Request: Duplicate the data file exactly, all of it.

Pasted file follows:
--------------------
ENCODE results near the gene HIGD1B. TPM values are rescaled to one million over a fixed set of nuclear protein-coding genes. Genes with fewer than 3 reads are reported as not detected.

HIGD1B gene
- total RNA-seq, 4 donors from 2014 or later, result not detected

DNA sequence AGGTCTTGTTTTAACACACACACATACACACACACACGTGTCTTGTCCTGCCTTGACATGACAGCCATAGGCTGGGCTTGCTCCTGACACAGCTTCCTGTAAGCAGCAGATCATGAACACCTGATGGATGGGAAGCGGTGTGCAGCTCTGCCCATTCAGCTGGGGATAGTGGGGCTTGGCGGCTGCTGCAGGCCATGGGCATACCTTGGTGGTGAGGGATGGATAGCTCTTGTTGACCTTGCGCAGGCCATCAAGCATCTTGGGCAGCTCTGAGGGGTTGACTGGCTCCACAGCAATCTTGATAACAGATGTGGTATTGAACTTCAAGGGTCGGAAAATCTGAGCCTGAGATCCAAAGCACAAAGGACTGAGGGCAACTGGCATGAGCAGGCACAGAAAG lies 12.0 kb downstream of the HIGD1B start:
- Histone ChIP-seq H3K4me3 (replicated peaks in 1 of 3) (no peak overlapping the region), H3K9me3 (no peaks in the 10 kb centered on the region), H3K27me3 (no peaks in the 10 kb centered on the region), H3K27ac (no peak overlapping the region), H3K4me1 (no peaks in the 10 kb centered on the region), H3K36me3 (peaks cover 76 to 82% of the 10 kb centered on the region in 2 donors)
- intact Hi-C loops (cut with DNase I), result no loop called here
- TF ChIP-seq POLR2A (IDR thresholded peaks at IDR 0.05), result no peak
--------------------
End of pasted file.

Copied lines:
ENCODE results near the gene HIGD1B. TPM values are rescaled to one million over a fixed set of nuclear protein-coding genes. Genes with fewer than 3 reads are reported as not detected.

HIGD1B gene
- total RNA-seq, 4 donors from 2014 or later, result not detected

DNA sequence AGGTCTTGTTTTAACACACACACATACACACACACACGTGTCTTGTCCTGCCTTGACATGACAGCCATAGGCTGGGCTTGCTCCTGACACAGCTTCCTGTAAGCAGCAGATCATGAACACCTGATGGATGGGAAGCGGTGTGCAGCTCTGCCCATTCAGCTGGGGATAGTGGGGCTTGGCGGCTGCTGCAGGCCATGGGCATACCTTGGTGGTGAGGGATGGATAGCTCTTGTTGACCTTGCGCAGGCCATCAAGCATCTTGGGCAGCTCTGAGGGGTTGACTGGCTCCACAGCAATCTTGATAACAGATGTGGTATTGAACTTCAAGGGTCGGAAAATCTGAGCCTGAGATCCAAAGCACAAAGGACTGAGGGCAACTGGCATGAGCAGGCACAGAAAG lies 12.0 kb downstream of the HIGD1B start:
- Histone ChIP-seq H3K4me3 (replicated peaks in 1 of 3) (no peak overlapping the region), H3K9me3 (no peaks in the 10 kb centered on the region), H3K27me3 (no peaks in the 10 kb centered on the region), H3K27ac (no peak overlapping the region), H3K4me1 (no peaks in the 10 kb centered on the region), H3K36me3 (peaks cover 76 to 82% of the 10 kb centered on the region in 2 donors)
- intact Hi-C loops (cut with DNase I), result no loop called here
- TF ChIP-seq POLR2A (IDR thresholded peaks at IDR 0.05), result no peak